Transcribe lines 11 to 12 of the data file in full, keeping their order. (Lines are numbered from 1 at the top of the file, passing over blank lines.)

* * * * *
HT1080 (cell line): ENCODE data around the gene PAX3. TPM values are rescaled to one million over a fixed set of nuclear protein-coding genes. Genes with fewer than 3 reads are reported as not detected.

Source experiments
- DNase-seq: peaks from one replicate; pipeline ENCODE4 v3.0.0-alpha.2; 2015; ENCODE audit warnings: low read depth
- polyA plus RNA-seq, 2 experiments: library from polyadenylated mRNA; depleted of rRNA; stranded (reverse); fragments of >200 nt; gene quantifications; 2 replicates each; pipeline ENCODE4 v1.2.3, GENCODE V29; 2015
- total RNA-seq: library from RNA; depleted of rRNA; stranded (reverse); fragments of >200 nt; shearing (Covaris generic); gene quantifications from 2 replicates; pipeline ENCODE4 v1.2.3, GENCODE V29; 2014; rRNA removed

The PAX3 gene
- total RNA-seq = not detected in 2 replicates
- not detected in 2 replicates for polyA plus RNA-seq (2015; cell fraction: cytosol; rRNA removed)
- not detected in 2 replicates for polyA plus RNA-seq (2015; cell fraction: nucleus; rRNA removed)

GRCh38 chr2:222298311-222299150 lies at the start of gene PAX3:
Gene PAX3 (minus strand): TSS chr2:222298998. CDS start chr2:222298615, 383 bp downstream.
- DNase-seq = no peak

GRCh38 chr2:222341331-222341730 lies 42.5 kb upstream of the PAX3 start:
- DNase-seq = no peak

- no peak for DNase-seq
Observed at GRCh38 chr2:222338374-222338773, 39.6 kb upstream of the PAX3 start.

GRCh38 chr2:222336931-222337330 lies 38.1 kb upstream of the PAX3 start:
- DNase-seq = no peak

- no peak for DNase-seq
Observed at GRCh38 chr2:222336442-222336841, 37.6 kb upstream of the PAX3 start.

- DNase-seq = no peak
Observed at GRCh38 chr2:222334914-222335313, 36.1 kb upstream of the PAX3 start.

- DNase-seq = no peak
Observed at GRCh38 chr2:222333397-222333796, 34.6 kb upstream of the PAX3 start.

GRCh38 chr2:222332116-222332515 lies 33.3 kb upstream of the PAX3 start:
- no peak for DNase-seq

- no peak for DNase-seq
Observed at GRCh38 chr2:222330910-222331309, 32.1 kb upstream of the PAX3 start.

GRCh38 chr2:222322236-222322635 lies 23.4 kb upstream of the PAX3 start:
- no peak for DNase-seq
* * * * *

Gene PAX3 (minus strand): TSS chr2:222298998. CDS start chr2:222298615, 383 bp downstream.
- DNase-seq = no peak